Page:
lescents’ responses to different ques- the quantity of snacks as well as one’s
tionnaires made it possible to detect appetite for sweet and fatty foods).
more instances of depression and As previously mentioned, weight gain
sleepiness (but only in black subjects). is often considered as an indicator for
Adolescence represents an age when OSAHS. This phase shift will be high-
brain development is still in progress. lighted during history taking (sleep and
Thus, the impact of these disorders on waking hours during the holiday period)
the subsequent behavior of the adult or by having the adolescents maintain
­subject is a question posed by the au- a sleep diary or wear an actimeter for a
thors of the study, who advocate treat- few weeks to objectively test it.
ing the adolescent’s OSAHS so as to Second, it is necessary to eliminate
prevent unfavorable neurobehavioral habits that decrease sleep time, such
changes15. as the use of screens in the evening,

6 Beydon N. OSAHS in adolescents: clinical presentation and differential diagnosis

OSAHS in adolescents: clinical presentation and differential diagnosis

as they have an excitatory effect due to the night to be able to participate in

their content; in addition, as mentioned game play. These behaviors are the di-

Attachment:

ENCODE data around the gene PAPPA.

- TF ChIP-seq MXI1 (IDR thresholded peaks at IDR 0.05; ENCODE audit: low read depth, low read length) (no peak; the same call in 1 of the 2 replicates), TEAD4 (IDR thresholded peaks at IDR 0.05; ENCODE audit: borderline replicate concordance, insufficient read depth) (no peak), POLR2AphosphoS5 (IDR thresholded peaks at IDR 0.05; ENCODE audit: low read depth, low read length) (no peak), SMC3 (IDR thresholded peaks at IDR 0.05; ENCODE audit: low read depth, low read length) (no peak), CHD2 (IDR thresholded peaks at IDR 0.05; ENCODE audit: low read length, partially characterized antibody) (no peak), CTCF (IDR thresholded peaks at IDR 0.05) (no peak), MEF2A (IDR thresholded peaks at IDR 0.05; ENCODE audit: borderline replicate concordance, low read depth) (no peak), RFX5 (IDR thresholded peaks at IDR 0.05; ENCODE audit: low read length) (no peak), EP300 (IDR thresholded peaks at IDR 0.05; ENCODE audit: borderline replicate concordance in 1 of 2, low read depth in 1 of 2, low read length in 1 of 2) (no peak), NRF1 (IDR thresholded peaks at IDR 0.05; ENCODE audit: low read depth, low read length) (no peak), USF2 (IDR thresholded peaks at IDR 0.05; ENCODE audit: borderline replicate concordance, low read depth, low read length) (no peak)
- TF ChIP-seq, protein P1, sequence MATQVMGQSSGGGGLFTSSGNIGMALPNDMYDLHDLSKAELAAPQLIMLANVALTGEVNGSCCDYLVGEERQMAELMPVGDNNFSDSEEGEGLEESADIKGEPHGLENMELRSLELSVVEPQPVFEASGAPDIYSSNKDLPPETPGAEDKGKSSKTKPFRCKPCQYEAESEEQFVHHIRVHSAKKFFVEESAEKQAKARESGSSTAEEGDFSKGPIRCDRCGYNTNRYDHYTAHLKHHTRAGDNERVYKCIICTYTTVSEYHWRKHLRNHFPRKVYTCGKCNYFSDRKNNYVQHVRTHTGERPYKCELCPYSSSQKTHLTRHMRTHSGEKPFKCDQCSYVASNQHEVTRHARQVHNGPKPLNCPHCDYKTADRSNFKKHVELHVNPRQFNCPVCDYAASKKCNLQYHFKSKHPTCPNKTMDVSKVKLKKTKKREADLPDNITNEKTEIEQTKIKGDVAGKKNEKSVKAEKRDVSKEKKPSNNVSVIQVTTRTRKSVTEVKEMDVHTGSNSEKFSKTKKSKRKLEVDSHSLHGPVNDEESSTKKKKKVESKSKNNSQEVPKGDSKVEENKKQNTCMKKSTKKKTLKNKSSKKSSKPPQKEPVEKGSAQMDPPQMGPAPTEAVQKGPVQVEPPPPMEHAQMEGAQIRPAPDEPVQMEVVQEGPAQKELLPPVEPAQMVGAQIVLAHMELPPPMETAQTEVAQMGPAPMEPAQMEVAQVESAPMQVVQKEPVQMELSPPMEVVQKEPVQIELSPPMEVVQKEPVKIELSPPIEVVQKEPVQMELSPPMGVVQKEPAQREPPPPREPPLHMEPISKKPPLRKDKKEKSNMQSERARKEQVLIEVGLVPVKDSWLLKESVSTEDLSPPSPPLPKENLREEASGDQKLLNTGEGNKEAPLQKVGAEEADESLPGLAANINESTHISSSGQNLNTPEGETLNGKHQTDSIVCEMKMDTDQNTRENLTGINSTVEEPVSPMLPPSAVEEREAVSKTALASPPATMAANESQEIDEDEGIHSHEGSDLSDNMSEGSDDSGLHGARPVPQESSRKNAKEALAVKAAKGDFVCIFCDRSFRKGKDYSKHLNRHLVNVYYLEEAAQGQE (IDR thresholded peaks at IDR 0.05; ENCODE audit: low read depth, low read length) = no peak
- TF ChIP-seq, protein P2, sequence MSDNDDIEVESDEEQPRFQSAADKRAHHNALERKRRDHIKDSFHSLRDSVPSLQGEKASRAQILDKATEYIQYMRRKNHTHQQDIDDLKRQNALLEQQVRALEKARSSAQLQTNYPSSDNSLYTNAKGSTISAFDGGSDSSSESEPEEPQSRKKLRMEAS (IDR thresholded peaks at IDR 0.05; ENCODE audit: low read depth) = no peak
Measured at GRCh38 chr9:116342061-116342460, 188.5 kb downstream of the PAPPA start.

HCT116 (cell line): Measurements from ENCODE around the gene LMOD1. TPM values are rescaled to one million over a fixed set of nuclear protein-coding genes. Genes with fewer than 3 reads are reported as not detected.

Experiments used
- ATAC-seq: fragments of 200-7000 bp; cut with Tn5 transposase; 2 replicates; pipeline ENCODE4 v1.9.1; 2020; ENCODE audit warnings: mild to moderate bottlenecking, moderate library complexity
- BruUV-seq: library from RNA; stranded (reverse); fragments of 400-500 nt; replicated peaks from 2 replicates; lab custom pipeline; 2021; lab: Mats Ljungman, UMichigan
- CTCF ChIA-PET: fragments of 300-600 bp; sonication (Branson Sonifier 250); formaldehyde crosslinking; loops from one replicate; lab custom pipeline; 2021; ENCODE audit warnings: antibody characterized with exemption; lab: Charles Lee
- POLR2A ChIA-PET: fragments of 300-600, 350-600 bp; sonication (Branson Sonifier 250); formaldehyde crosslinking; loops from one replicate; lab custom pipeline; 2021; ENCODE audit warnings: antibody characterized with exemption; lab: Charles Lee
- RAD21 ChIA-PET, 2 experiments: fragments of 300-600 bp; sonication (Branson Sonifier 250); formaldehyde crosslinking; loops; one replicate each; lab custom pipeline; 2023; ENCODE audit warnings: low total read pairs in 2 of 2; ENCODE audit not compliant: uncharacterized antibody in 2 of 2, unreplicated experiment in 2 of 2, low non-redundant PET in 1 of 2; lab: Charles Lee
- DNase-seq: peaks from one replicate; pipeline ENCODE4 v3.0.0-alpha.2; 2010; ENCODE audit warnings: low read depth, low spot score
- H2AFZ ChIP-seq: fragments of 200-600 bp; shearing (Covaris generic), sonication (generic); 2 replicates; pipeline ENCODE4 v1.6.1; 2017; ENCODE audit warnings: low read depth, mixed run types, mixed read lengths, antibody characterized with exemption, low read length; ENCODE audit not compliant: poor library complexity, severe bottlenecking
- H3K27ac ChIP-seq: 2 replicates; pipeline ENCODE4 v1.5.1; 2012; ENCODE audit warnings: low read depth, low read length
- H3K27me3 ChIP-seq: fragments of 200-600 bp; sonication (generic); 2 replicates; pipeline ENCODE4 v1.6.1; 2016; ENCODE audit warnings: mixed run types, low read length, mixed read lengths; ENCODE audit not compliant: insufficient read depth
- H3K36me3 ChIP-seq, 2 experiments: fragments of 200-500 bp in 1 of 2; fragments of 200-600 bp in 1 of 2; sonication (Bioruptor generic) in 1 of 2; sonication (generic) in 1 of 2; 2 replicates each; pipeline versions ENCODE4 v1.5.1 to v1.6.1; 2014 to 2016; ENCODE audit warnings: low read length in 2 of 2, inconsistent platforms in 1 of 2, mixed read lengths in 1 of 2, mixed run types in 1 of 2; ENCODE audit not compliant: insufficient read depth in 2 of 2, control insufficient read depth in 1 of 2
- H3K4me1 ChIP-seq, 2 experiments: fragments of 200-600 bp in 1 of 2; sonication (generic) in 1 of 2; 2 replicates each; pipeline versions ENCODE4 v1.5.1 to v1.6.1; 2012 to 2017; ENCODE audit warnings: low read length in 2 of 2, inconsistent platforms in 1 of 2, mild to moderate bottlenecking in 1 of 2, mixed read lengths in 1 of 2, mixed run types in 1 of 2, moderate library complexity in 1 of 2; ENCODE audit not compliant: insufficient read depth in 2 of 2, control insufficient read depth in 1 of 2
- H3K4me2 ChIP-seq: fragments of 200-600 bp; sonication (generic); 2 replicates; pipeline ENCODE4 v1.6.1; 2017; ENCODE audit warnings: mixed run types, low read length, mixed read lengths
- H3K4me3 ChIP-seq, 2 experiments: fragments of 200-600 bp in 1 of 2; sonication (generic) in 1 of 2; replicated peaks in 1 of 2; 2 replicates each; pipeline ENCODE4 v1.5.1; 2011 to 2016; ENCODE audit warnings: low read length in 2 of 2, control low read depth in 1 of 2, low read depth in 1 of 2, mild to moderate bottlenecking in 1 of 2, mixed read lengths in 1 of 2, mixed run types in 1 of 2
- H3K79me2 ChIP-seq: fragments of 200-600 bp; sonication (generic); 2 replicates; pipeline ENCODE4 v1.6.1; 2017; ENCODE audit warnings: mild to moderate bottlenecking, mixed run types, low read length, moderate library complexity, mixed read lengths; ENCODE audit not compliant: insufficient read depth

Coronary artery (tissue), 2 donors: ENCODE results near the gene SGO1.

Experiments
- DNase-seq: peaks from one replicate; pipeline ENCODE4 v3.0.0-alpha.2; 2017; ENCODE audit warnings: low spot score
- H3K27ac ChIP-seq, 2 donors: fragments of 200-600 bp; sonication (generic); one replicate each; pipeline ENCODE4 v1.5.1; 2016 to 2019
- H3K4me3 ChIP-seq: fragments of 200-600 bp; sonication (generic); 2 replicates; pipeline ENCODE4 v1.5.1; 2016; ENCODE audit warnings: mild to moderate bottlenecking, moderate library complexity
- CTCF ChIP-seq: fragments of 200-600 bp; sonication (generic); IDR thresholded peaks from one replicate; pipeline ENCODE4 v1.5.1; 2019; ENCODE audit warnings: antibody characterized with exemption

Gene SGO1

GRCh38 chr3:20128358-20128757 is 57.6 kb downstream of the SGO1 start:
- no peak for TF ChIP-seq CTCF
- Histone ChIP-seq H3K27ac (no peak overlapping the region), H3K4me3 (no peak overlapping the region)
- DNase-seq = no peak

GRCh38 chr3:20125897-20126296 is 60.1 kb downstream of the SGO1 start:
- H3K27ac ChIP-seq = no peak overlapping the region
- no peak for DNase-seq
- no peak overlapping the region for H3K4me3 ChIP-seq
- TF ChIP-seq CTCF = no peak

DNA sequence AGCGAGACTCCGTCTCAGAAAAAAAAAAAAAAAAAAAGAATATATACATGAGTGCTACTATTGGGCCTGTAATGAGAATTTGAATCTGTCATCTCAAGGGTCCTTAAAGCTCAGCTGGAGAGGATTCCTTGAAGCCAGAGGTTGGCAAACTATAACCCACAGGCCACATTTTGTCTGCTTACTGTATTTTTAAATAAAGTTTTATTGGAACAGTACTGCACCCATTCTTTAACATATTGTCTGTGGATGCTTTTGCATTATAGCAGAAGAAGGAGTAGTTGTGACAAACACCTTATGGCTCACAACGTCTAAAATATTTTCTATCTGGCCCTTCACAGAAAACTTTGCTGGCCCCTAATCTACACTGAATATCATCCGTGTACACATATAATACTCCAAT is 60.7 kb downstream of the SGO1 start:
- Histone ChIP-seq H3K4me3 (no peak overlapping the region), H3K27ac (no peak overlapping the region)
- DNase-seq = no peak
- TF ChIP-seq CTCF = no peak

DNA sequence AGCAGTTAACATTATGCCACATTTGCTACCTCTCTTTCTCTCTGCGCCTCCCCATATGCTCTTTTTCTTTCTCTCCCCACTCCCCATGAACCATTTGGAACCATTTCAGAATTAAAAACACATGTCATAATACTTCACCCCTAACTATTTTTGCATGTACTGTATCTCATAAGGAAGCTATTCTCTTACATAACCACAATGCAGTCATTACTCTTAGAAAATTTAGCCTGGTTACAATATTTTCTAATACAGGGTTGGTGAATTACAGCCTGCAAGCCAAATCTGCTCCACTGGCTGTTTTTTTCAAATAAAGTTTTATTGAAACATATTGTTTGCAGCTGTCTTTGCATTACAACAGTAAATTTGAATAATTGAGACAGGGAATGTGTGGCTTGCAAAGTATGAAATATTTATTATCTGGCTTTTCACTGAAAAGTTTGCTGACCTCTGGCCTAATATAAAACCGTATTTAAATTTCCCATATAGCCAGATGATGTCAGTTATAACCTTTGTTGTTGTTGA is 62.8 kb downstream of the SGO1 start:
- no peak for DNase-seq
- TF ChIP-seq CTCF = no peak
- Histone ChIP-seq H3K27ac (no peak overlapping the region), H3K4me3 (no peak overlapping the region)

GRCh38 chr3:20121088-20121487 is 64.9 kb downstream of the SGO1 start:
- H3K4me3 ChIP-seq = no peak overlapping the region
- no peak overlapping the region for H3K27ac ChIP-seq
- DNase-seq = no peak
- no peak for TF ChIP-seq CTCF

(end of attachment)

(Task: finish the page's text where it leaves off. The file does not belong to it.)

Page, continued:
above, they cause a delay effect on me- rect result of recent societal changes
latonin secretion because of blue-light and can of course be associated with
exposure. In young individuals indulg- a delayed sleep phase syndrome and
ing in online gaming, it may be the case perhaps even true OSAHS.
that they reschedule wakeful times in

Adolescent OSAHS is poorly studied likely have nocturnal respiratory symp-
and almost exclusively described in toms whose neurobehavioral conse-
obese, male adolescents. However, quences are sometimes the only ones
neither excess weight nor the individu- known and can easily be blamed for
al’s sex are risk factors among younger changes inherent in this age group.
children. These changes in risk factors Therefore, clinicians must be cognizant
reflect the anatomical maturation of of how to make such a diagnosis, which
URT and of their neurogenic control. can only be confirmed by a PSG
Adolescents with OSAHS will most

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8 Beydon N. OSAHS in adolescents: clinical presentation and differential diagnosis